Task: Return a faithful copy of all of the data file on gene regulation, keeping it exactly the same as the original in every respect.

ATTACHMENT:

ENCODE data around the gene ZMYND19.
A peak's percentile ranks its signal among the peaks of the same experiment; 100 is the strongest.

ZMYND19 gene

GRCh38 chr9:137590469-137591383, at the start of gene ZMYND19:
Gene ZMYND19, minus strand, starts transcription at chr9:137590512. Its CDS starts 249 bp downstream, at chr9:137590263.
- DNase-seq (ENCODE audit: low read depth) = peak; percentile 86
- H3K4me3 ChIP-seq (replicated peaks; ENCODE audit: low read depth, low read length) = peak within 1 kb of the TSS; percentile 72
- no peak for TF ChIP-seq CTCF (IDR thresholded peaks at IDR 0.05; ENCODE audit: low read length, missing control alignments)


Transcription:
ENCODE data around the gene ZMYND19.
A peak's percentile ranks its signal among the peaks of the same experiment; 100 is the strongest.

ZMYND19 gene

GRCh38 chr9:137590469-137591383, at the start of gene ZMYND19:
Gene ZMYND19, minus strand, starts transcription at chr9:137590512. Its CDS starts 249 bp downstream, at chr9:137590263.
- DNase-seq (ENCODE audit: low read depth) = peak; percentile 86
- H3K4me3 ChIP-seq (replicated peaks; ENCODE audit: low read depth, low read length) = peak within 1 kb of the TSS; percentile 72
- no peak for TF ChIP-seq CTCF (IDR thresholded peaks at IDR 0.05; ENCODE audit: low read length, missing control alignments)